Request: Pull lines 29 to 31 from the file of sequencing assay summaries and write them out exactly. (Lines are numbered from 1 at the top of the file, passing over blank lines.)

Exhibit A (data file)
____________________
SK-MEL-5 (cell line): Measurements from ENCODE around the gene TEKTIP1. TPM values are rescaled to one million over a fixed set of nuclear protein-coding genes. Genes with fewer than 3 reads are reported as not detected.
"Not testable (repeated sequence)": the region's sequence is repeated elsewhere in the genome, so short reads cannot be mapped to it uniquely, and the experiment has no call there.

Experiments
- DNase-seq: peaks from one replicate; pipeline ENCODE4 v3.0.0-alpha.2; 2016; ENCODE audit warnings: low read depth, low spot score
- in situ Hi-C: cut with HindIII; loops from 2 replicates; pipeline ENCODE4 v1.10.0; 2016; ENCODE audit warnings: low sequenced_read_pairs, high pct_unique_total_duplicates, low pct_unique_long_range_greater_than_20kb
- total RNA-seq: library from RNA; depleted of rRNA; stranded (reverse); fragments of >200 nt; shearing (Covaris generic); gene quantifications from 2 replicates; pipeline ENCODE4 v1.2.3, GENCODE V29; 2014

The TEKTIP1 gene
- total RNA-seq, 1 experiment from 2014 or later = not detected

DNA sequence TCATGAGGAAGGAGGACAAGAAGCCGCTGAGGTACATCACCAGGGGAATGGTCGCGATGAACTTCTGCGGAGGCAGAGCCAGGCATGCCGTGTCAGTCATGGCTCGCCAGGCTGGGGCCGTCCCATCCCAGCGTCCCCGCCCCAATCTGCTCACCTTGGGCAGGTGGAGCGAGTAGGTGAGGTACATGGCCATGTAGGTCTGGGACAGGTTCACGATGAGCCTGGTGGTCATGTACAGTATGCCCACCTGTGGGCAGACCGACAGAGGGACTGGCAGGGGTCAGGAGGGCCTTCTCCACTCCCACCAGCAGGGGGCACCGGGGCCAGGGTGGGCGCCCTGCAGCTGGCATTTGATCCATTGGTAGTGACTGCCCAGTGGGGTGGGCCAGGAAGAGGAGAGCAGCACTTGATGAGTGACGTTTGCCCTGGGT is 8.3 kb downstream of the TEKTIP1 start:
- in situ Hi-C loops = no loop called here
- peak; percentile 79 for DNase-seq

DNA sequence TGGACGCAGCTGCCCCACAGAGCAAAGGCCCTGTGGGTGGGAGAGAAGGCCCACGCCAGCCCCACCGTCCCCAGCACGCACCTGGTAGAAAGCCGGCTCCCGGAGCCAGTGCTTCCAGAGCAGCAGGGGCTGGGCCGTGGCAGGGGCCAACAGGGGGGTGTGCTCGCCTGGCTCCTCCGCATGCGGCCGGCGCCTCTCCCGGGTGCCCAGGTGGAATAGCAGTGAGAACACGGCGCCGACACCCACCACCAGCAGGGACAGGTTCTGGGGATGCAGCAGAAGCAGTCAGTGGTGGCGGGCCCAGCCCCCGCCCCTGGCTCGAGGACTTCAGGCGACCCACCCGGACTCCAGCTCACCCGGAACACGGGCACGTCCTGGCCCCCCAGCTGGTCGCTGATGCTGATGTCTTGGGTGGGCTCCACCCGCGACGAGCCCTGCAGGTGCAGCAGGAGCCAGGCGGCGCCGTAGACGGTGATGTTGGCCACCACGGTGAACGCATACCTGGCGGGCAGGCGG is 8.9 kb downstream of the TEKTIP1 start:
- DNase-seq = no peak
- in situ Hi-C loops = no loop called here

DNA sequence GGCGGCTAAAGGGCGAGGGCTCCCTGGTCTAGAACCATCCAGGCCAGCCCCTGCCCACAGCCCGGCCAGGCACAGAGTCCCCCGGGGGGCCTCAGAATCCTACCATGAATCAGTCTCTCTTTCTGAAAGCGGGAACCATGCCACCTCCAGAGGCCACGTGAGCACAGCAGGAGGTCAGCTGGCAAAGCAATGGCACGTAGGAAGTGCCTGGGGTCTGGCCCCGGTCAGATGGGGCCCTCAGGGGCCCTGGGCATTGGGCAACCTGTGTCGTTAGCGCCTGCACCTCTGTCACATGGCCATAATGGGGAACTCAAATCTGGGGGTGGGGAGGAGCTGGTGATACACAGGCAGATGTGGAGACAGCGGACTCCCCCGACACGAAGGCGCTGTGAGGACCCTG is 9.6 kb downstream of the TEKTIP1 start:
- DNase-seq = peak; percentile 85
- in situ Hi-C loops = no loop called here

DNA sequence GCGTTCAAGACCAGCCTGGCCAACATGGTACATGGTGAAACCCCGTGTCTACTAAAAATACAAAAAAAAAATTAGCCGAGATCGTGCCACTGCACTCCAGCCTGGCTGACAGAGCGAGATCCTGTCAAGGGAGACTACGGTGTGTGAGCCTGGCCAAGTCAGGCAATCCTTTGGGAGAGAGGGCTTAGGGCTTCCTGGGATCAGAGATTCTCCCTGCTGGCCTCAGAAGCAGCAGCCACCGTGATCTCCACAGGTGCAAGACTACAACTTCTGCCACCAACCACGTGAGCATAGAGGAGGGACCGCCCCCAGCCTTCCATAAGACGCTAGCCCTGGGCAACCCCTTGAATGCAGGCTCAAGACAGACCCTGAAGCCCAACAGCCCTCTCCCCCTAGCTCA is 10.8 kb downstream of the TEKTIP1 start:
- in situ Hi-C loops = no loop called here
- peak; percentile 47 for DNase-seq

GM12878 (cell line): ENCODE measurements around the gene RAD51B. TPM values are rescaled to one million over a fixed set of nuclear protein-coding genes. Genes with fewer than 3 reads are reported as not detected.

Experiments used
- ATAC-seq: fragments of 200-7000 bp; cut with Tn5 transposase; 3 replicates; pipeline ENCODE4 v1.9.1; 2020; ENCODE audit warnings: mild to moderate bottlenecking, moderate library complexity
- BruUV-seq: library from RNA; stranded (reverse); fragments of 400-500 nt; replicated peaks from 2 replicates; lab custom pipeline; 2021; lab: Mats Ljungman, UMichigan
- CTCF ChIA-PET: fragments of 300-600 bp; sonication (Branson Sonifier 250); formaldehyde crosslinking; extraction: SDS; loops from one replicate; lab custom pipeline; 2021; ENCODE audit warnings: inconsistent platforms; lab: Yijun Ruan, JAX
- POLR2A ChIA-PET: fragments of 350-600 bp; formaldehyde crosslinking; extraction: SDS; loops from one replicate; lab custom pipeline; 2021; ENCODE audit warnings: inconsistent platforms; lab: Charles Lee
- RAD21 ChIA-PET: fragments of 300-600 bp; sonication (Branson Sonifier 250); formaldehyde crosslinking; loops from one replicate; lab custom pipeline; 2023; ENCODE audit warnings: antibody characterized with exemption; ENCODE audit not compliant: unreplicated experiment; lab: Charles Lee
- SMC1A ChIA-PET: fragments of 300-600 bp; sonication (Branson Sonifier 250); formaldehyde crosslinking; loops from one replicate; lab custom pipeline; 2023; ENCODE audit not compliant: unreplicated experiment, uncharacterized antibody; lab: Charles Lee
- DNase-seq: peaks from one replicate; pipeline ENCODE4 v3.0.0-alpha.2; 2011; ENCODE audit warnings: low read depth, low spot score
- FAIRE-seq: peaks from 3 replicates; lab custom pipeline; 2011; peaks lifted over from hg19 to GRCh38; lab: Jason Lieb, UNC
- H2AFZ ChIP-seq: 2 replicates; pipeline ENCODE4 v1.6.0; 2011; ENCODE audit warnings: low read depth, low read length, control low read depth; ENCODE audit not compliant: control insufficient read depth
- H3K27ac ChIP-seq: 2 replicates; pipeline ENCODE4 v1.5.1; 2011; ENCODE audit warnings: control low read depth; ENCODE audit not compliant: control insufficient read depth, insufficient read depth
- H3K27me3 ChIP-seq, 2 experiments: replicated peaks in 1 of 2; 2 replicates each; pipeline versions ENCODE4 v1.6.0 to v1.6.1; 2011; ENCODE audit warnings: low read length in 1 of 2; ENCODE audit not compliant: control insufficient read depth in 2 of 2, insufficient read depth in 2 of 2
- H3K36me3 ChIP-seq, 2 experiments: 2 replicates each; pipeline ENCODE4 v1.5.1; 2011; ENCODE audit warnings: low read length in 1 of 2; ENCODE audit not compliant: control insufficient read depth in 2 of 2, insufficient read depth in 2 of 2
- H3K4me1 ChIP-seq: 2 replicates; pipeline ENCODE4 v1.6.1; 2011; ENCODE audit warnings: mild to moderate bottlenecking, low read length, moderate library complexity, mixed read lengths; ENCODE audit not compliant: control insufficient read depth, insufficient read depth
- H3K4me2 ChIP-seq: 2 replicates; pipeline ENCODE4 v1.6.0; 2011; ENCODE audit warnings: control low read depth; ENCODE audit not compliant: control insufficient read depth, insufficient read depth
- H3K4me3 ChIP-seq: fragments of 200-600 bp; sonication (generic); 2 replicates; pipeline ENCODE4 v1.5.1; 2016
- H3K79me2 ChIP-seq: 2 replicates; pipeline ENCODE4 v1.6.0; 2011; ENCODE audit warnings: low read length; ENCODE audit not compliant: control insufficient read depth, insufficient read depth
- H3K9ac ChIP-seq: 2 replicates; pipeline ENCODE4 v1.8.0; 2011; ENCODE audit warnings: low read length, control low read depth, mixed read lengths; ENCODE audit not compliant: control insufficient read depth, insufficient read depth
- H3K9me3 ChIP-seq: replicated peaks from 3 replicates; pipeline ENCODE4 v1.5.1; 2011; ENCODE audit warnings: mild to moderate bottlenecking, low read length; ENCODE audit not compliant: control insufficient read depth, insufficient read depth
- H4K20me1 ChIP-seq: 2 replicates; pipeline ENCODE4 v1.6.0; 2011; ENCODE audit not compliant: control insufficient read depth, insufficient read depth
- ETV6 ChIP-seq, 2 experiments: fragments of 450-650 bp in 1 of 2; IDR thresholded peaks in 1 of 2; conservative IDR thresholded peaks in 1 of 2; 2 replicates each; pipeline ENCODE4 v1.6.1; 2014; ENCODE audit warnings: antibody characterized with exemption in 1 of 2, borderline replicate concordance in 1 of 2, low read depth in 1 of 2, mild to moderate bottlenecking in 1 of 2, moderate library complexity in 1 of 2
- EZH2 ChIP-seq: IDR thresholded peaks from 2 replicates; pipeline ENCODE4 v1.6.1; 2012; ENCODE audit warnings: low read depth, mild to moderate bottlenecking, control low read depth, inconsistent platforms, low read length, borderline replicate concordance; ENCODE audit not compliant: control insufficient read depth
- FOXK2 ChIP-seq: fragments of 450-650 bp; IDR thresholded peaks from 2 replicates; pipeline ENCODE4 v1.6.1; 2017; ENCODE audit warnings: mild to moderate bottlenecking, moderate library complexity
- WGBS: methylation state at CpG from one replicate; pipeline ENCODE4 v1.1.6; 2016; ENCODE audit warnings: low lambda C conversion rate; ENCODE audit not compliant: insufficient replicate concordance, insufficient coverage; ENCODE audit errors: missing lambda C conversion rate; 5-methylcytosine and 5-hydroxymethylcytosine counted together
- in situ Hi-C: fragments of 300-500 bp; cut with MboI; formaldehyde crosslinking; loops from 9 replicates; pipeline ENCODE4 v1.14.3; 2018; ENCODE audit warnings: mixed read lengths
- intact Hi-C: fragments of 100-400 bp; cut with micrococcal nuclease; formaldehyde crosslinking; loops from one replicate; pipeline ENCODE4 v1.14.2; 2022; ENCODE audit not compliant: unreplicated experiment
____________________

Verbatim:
- DNase-seq: peaks from one replicate; pipeline ENCODE4 v3.0.0-alpha.2; 2011; ENCODE audit warnings: low read depth, low spot score
- FAIRE-seq: peaks from 3 replicates; lab custom pipeline; 2011; peaks lifted over from hg19 to GRCh38; lab: Jason Lieb, UNC
- H2AFZ ChIP-seq: 2 replicates; pipeline ENCODE4 v1.6.0; 2011; ENCODE audit warnings: low read depth, low read length, control low read depth; ENCODE audit not compliant: control insufficient read depth